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Local police join national push to "take back" prescription drugs

BY REBECCA MORIN | APRIL 26, 2013 5:00 AM

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Local police will participate in a national initiative on Saturday to help local citizens rid their medicine cabinets of old or unused prescription pills.

National Prescription Drug “Take-Back” Day is an annual initiative organized by the Drug Enforcement Administration and the Office of National Drug Control Policy in which law-enforcement officials collect expired or unwanted prescription medications to target the national issue of prescription-drug abuse.

According to the DEA, nonmedical use of prescription drugs is second to marijuana abuse across the nation.

“We treat prescription-drug abuse like any other crime, and from a medical standpoint, we treat it like any other substance abuse,” Coralville police officer Ben Hayden said.

Coralville police will be at Hy-Vee, 1914 Eighth St., and at both Walgreen locations, 102 Second St. and 2751 Heartland Drive, in Coralville from 10 a.m. to 2 p.m.

Iowa City police will be at the East Side Recycling Center, 2401 Scott Blvd. S.E., from 10 a.m. to 2 p.m.

One Iowa City law-enforcement official said that finding individuals with prescription pills is something police see in the community.

“It certainly happens, and what we come across is people with prescription drugs in their pocket but without a prescription,” Iowa City police Sgt. Vicki Lalla said.

This is not the first year local police have participated in the initiative. The Coralville police have been involved with prescription-drug-abuse awareness for several years, Hayden said.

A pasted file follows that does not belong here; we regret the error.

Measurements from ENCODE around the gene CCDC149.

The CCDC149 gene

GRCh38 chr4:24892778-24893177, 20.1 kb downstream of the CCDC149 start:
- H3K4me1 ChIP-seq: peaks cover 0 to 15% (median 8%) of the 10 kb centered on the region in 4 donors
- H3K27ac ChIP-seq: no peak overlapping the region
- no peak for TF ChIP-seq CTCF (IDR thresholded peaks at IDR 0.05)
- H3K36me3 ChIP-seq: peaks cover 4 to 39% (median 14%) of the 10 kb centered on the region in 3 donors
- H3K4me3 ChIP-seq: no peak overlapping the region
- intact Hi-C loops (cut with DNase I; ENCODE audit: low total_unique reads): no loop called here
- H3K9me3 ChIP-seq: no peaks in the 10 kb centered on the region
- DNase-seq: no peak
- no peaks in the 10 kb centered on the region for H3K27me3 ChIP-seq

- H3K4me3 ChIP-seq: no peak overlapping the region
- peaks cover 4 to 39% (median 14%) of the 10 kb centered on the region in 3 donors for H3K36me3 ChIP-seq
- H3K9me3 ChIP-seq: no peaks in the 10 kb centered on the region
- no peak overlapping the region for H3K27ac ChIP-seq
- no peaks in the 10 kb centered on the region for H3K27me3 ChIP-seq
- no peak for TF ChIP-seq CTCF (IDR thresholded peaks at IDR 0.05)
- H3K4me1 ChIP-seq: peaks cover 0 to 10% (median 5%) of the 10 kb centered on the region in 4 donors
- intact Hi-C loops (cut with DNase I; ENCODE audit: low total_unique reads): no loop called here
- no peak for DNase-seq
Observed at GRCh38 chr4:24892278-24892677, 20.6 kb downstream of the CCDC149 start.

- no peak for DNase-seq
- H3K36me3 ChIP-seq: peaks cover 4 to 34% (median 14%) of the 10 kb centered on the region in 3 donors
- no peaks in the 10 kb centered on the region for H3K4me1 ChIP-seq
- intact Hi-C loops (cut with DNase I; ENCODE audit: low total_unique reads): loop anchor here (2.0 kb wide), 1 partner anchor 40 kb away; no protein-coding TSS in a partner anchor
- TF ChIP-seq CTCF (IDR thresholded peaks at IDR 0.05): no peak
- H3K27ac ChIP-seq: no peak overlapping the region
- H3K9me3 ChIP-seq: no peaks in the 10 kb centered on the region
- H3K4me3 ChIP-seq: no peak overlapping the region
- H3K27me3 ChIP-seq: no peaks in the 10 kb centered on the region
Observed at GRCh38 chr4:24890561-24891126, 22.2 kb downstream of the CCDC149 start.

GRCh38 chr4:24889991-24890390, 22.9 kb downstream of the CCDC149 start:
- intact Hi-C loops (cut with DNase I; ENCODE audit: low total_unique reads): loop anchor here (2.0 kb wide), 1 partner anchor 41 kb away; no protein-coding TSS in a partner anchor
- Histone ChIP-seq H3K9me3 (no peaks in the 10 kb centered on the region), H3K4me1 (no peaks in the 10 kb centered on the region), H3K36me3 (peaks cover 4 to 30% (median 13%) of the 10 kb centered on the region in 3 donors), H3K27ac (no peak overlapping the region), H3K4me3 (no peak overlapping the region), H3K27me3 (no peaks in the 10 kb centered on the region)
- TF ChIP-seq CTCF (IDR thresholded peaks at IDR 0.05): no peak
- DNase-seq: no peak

“Coralville has been a member of this initiative for several years, and we typically do one in the fall and in the spring,” he said.

Disposal of the drugs is also an issue that affects the community if not done properly, and the initiative hopes to target that.

“A lot of times, people just throw the pills in the trash can, and people can dig through the trash and take the pills,” Hayden said. “Sometimes, pills are also flushed down the toilet, and that can contaminate the water.”

According to the Centers for Disease Control and Prevention, prescription-drug overdoses have tripled since 1990, and officials want to help prevent misuse of the drugs.

The most abused prescription drugs are pain relievers, said Doug Beardsley, the director of Johnson County Department of Public Health.

Hydrocodone, a painkiller, is the most prescribed drug in Iowa with more than 72 million doses in 2011, according to the 2013 Iowa Drug Control Strategy report.

“Pain relievers alter perceptions, alter motor skills, and even can alter your decision-making,” Beardsley said. “It could be damaging if you are taking something you are not supposed to.”


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